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NFL Blitz review: All-star team


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Nostalgia is, to use the vernacular of Rick James, a helluva drug. We're all addicted to it -- whether it's an old movie, your old stomping grounds or any number of things from your past, we all don the rose-colored glasses from time to time and, on occasion, suffer disappointment.

Video games are no stranger to nostalgia, and the disappointment of discovering that something isn't as good as you remember is most bountiful when revisiting classic titles. Often times when we revisit an older game we've always cherished, we find it just doesn't hold up. NFL Blitz is EA's successful attempt to prove that the classic arcade football experience originally created by Midway is as fun today as it was back in 1997.

Gallery: NFL Blitz | 8 Photos

While it's technically a brand new title, NFL Blitz stands firm in its commitment to yesteryear, changing practically nothing from the arcade original's gameplay. The general rules of football apply: sometimes you run with the ball; sometimes you pass the ball; bringing the ball into the end zone gets you points. First downs are every 30 yards as opposed to every 10, and the game is primarily played with only three buttons.

The biggest alteration from the original arcade titles -- or, more accurately, omission -- is the lack of post-play interactions. No elbow drops, no leg drops, and no clothes-lining anybody in sight before the next play. For fans of the franchise's roots, it seems like a big deal but in reality it doesn't change the fundamental experience at all. The game still plays the same as it did in the past, it's just that you can't gang attack a fallen opponent for laughs at the end of the play anymore.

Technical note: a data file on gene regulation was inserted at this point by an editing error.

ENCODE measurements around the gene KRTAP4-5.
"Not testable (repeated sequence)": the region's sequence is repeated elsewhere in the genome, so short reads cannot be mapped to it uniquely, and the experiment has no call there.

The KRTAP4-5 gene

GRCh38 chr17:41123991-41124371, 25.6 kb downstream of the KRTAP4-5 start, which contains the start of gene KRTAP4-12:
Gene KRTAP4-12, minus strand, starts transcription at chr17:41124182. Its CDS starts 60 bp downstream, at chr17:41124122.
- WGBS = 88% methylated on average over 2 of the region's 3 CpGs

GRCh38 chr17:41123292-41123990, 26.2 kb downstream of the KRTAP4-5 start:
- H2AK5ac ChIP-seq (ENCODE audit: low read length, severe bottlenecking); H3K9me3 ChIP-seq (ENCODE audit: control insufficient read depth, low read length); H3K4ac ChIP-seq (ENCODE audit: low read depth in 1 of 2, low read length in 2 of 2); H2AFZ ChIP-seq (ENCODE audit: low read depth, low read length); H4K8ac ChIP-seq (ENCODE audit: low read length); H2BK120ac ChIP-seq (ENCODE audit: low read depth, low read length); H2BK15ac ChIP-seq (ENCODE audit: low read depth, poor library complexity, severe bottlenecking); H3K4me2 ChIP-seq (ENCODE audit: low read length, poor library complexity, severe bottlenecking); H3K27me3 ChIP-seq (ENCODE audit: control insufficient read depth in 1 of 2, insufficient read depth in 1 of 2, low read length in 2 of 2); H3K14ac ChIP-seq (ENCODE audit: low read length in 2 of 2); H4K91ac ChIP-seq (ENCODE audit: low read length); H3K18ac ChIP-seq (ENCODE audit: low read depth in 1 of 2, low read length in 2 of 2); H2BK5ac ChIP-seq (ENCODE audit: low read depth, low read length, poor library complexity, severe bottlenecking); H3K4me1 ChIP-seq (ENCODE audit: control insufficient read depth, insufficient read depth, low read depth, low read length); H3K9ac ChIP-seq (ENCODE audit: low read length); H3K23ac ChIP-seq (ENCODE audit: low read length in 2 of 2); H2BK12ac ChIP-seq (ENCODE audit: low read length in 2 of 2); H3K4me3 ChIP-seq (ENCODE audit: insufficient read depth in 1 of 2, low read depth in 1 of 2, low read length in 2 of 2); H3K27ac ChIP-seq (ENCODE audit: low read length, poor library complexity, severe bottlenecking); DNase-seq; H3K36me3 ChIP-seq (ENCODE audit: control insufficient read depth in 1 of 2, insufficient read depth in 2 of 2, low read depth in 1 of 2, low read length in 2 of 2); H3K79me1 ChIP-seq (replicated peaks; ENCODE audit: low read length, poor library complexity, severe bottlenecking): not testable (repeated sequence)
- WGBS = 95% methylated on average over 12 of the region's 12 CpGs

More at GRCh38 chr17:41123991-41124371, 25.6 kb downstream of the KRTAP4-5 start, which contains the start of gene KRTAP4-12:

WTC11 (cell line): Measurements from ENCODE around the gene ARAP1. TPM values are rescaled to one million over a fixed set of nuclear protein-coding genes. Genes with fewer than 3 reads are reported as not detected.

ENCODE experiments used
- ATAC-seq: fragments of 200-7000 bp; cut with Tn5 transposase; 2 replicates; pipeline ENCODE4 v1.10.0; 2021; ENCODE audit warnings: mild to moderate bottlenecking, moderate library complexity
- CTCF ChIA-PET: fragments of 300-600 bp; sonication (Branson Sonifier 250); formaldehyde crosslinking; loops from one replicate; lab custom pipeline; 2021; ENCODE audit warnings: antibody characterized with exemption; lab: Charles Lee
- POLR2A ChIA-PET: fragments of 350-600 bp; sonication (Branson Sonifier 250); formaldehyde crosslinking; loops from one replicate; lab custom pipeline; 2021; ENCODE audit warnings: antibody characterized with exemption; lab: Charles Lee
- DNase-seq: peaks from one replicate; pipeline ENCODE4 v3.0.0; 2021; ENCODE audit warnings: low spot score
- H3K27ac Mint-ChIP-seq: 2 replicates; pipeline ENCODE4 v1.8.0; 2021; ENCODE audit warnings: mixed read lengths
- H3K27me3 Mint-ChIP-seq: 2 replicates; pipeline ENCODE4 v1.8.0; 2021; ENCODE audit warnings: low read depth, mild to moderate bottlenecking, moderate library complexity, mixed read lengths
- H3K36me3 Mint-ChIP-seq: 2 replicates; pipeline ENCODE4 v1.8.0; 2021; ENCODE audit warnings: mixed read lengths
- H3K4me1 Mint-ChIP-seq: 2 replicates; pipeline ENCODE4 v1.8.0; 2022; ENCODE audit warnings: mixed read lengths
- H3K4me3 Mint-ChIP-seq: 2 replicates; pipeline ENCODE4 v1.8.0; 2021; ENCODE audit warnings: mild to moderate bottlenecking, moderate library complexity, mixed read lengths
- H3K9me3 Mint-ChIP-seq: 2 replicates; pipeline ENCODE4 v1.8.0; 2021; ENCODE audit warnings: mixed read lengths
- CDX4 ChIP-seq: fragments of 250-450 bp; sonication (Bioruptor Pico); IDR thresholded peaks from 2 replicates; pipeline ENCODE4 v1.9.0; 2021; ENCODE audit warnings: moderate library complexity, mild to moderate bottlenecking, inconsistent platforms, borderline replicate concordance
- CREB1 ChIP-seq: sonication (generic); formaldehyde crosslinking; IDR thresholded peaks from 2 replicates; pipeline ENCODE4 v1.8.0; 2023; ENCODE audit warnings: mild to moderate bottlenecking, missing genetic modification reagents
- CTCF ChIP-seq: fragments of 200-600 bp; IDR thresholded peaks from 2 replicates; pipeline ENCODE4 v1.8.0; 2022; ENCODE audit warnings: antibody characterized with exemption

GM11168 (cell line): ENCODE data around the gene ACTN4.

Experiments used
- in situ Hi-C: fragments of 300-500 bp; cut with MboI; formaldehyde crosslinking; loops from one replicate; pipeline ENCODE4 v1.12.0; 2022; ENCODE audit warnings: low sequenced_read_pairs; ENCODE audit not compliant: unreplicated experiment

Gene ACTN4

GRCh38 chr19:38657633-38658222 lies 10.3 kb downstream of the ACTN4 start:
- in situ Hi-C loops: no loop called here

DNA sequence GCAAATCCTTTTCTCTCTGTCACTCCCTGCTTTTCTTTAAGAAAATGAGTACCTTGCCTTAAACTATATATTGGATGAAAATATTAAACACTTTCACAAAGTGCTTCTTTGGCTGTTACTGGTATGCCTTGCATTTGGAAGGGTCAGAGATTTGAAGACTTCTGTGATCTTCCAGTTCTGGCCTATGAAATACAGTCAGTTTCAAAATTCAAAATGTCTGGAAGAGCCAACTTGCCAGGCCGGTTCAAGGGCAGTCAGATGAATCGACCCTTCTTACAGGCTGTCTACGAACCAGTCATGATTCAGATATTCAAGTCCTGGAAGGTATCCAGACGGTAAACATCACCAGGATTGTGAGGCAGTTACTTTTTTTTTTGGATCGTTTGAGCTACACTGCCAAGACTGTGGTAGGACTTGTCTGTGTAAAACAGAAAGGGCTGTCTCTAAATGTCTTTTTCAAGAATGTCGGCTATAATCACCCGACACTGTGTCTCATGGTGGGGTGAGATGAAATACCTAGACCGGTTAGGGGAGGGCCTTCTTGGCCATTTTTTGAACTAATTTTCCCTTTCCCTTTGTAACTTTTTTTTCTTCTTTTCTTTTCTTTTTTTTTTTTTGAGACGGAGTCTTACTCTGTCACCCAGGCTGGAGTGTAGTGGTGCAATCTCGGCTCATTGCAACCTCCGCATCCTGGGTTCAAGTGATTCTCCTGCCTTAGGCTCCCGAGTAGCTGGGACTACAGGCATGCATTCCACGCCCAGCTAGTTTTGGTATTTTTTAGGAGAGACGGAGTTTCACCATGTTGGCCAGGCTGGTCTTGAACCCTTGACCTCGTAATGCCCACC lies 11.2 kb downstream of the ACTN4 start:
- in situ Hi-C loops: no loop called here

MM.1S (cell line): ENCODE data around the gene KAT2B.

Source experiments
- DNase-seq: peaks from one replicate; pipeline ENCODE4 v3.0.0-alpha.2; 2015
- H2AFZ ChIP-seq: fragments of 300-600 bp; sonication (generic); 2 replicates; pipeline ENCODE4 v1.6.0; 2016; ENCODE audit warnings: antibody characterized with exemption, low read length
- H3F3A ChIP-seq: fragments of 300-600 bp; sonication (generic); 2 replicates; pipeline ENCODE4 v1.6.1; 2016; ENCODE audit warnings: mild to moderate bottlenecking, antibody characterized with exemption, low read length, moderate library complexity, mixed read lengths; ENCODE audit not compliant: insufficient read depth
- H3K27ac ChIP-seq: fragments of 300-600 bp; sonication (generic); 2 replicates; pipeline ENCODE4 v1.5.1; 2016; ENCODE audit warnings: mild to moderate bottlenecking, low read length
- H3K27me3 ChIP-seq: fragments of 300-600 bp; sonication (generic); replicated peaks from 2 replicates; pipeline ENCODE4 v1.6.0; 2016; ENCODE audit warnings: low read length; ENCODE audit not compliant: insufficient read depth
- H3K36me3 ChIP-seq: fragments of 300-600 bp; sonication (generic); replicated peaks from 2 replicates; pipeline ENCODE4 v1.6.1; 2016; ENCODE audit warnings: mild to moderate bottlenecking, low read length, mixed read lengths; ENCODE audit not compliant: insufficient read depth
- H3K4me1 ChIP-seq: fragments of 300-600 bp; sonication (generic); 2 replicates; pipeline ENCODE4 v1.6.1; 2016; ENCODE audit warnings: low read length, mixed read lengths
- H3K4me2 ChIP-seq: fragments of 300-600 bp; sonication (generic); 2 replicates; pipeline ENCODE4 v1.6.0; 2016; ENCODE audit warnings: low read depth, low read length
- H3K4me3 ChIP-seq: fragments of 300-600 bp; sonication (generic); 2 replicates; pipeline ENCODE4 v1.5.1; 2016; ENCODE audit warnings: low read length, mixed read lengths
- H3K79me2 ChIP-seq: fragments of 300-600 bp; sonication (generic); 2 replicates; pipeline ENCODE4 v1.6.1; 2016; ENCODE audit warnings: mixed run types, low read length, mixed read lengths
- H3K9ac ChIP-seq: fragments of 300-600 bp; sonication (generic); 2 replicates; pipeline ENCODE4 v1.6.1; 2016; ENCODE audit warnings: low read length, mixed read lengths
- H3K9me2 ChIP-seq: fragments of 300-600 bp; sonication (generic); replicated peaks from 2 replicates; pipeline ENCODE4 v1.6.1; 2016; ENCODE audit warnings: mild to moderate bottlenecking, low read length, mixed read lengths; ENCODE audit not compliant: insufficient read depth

That's not to say that the rest of NFL Blitz is simply a repackaged version of the original. There are plenty of new features that extend the experience in meaningful ways. There's a ladder-type Gauntlet mode that pits players against NFL and fantasy teams, the latter of which are unlocked when defeated. There's also a collectible card meta game at work, in which you can construct your own uber-team from top players around the league, wager them on matches and manage their contracts.

Of course, All the features in the world don't mean jack unless the core experience is sound and, thankfully, NFL Blitz is built upon a solid foundation, one that has held up surprisingly well over the years. In reality, you may not be too enthusiastic about the idea of watching a football game for three hours, but playing a game of NFL Blitz is different and, in a lot of ways, better.

It's those spectacular moments that sports fans live for, that happen so few and far between in real life, distilled into a 15-minute frenzy of awe. Each game has no shortage of big hits, ridiculous passes and outrageous scores -- and it's this over-the-top exaggeration that makes the whole thing so lighthearted and fun.

Even if the idea of vehemently tossing around oblong objects sickens you, give NFL Blitz a whirl. It's a digestible version of football that even the biggest sports cynic can enjoy. And, in the unlikely event you don't have a good time, the typical game only lasts around 15 minutes, so your stint in hell is at least guaranteed to be brief. Assuming you're a crazy person who doesn't like having fun, of course.

This review is based on a the Xbox 360 version of NFL Blitz provided by EA.

Joystiq's review scores are based on a scale of whether the game in question is worth your time -- a five-star being a definitive "yes," and a one-star being a definitive "no." Read here for more information on our ratings guidelines.

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